Saturday, September 19, 2015

another piece on the Cascade subduction zone, this article shifts some emphasis to reliance on folklore as actual history

Two observations on this for the weekend before you read the excerpt:

1) even in science intuition and hunches have a role.  The ideological insistence that all science is only ever guided by "the scientific method" forgets that there are a lot of methods for testing a hypothesis for the confirmation or rejection of the applicability of a hypothesis.

2) consulting folklore from American Indian tribes along the Pacific Northwest coast played a crucial role in the formulation of the idea of the Cascade subduction zone.  If all the white settlers and 19th century thinkers who believed the forward progress of the American manifest destiny who wanted to kill off all the Indians had gotten their way there'd have been no folkloric legacy from which the scientists could have formulated their theory.
Then in the early 1980s, the U.S. Nuclear Regulatory Commission was considering whether to locate nuclear power plants in Washington and Oregon, and just to be sure, asked the U.S. Geological Survey whether the Cascadia subduction zone was safe from earthquakes. Heaton, then at the USGS, knew about subduction zones because he’d consulted for Exxon on oil platforms in earthquake-prone Alaska. He compared the Cascadia zone with known earthquake areas and told the NRC, “Well, maybe it is aseismic, but another interpretation is, it looks like Chile—which is also aseismic, except for the big ones.” Perhaps, Heaton suggested, the Cascadia zone had escaped earthquakes only because it was currently locked.

Heaton published his surmise in 1984, and within a few years, Brian Atwater, also at the USGS, and other geologists found evidence of moving ground and great floods. But building geological evidence into a credible theory can take decades, and in the meantime, a colleague of Atwater and Heaton’s named Parke Snavely had been reading stories from the Makah people in Washington that described what sounded like floods. One Makah story in particular resembled the 1700 tsunami. “A long time ago but not at a very remote period,” the story began, the ocean receded quickly, then rose again until it submerged Cape Flattery; canoes were stranded in trees and many people died.

Snavely told Heaton about the stories, and the two of them did something un-geoscientific: They decided to take the Makah story not as myth, but as history. That is, they assumed the Makah were describing a geologically recent tsunami, compared the Makah narrative with their understanding of Cape Flattery’s geology, found the similarity between story and geology “noteworthy,” and published their findings in the scientific literature. After that, other scientists also went looking in the stories for history. A team of anthropologists, geologists, and indigenous scholars led by geologist Ruth Ludwin of the University of Washington took 40 stories collected from native groups along the entire Cascadia subduction zone. They compared the narratives to what was known of the 1700 earthquake and tsunami and found in effect that the whole coast had been telling stories about it.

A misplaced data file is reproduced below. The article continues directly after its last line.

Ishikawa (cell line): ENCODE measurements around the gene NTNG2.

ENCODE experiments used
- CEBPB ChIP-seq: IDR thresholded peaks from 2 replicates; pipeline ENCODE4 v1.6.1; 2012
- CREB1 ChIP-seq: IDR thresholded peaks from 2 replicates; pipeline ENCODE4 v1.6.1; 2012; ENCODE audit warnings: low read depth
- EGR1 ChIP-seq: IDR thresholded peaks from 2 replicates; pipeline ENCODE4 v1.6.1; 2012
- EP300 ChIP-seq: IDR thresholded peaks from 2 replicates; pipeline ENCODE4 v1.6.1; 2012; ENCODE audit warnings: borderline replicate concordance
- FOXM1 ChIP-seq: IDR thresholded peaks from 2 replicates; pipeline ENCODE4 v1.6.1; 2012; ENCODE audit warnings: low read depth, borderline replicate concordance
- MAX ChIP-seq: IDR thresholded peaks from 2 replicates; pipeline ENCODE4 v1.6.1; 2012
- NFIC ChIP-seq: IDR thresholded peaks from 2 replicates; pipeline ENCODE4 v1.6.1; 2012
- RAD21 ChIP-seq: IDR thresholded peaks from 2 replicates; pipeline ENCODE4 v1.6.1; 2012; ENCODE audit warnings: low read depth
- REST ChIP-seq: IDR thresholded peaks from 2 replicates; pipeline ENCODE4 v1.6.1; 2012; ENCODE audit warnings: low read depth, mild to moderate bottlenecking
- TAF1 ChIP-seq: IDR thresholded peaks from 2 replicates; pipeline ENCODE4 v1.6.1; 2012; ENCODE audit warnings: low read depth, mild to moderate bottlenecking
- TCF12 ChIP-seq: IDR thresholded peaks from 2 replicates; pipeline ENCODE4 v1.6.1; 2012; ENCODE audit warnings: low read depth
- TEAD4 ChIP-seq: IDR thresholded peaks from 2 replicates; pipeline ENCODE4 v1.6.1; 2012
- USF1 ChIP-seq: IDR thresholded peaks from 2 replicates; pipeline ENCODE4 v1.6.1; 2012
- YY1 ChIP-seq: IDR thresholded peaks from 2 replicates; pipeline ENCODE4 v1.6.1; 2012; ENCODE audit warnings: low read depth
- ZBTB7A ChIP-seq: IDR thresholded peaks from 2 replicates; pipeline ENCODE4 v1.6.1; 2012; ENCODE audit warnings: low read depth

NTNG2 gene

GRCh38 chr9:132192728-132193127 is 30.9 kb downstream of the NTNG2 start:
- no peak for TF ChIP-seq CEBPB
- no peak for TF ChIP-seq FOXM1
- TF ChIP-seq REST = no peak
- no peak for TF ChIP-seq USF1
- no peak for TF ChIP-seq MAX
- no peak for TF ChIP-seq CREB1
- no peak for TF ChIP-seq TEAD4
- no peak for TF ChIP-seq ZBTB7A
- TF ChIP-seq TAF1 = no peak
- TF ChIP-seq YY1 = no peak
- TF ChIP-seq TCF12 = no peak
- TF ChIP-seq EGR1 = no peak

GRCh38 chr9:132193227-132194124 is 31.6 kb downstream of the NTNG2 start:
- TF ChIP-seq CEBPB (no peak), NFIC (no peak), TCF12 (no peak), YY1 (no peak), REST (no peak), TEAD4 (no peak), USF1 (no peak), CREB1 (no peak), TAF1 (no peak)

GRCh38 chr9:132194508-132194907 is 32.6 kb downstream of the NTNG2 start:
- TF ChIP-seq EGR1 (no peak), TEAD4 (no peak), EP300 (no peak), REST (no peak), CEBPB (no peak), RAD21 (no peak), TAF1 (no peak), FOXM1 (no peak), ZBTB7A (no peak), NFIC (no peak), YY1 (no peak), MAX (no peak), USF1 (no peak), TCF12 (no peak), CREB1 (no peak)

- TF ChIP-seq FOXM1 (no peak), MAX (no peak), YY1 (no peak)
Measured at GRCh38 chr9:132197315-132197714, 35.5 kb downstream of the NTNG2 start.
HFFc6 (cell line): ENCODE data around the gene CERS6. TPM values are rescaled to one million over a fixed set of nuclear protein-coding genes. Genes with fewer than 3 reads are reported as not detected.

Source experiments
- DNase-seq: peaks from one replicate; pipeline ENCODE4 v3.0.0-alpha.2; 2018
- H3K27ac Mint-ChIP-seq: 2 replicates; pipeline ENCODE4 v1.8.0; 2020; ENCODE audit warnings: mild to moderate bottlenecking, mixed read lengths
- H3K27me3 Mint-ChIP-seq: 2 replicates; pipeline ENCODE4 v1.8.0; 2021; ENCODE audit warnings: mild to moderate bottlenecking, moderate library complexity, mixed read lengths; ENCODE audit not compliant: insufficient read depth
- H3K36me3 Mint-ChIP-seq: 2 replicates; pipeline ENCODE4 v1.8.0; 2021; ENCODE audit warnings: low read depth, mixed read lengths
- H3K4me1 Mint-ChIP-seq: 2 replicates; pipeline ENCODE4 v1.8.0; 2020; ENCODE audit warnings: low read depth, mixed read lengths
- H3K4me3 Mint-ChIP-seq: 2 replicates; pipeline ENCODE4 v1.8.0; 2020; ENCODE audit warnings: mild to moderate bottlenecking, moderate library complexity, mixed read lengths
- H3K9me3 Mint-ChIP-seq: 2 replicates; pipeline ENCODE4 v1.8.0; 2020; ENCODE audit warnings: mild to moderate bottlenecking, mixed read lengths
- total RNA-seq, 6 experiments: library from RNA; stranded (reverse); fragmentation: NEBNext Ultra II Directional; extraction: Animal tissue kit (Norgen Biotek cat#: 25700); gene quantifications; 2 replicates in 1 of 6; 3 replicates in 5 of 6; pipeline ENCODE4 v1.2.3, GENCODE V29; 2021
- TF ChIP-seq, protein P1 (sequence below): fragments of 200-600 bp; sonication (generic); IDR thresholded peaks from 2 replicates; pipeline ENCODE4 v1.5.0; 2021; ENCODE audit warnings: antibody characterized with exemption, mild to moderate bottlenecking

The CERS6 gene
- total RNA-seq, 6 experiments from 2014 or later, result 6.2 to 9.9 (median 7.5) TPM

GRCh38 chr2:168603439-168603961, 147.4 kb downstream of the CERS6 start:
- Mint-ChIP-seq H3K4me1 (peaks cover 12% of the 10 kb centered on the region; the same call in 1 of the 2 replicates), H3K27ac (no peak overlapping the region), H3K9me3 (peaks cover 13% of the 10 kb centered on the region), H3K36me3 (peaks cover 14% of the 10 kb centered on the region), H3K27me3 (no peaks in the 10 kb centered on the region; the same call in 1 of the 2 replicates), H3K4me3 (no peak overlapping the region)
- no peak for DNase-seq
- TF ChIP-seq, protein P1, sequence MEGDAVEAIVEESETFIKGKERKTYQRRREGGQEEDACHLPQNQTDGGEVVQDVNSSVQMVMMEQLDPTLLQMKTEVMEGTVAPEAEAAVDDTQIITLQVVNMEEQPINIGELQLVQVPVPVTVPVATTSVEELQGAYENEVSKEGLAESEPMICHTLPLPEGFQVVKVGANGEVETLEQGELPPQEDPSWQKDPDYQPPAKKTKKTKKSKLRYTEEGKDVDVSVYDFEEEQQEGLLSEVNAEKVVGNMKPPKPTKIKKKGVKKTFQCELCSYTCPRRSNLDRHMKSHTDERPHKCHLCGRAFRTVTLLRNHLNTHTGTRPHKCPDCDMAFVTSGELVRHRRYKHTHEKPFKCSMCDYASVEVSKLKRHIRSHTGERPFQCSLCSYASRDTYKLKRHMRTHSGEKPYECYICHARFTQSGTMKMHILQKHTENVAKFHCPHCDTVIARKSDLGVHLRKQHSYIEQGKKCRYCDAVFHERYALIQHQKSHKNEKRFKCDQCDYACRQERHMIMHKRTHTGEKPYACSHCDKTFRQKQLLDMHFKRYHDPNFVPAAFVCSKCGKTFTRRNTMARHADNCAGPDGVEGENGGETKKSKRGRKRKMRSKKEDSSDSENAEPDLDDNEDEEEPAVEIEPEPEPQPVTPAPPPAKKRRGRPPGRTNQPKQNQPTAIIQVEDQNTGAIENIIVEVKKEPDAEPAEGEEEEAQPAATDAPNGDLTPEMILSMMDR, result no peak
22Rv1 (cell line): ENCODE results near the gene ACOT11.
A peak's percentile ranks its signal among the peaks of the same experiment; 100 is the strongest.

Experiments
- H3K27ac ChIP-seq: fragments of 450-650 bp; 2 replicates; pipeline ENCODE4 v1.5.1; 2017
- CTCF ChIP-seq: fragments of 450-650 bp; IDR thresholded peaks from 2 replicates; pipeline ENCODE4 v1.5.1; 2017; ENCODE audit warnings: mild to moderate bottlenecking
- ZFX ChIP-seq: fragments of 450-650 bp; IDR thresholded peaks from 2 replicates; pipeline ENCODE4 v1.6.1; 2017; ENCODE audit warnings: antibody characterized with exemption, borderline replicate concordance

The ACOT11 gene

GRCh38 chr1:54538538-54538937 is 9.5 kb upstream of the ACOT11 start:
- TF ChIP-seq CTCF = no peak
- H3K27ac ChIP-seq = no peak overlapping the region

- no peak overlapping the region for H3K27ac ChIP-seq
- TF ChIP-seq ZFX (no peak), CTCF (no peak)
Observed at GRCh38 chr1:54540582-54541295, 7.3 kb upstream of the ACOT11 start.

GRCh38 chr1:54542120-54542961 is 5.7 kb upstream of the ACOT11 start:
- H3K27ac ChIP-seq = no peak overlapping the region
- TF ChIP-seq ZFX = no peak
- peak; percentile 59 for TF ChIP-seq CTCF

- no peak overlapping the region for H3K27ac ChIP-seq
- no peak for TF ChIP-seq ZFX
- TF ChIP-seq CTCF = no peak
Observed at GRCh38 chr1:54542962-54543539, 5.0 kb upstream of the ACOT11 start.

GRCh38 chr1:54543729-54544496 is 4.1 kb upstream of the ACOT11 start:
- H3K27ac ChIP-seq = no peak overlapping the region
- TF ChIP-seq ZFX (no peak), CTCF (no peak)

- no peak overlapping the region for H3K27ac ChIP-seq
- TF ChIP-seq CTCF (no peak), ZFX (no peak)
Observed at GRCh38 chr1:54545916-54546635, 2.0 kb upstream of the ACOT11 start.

Many scientific papers say that the indigenous stories are reasonable records, covering an unknowable amount of time, of earthquakes and tsunamis along the entire Cascadia subduction zone. They also add that so much destruction repeated for so long must have had a terrific impact on the indigenous groups’ worlds—that given their history, the indigenous people of the Pacific Northwest would have taken catastrophe to heart. You might expect that they’d arranged their culture and lives around disaster. And further, you might hope that the impact on them would have some message, some advice, for us in the 21st century, waiting for our own disaster. But here’s where this storyline goes cold. Any such impact ought to show up in archaeological and anthropological evidence, and it just doesn’t.
The people must have lost their houses and villages and livelihoods—they must have been ruined; but afterward they went back to living in the ruined places. McMillan went looking in the archaeological record for evidence of habitation and abandonment over the past 3,000 years in 30 excavated villages along the Washington and Vancouver Island coasts. “The seismic events were catastrophic but short term,” McMillan says. “The evidence is all that the sites were reoccupied afterward.”

These last two quoted paragraphs seem to reflect an assumption that the local tribes had cities and civilizations of the sort that foster stuff like Seattle, which doesn't even allow for its own public transit and foists that on to King County infrastructure. :) How hard is it to re-occupy where you used to live if you live in tents compared to if you live in multi-story condos?

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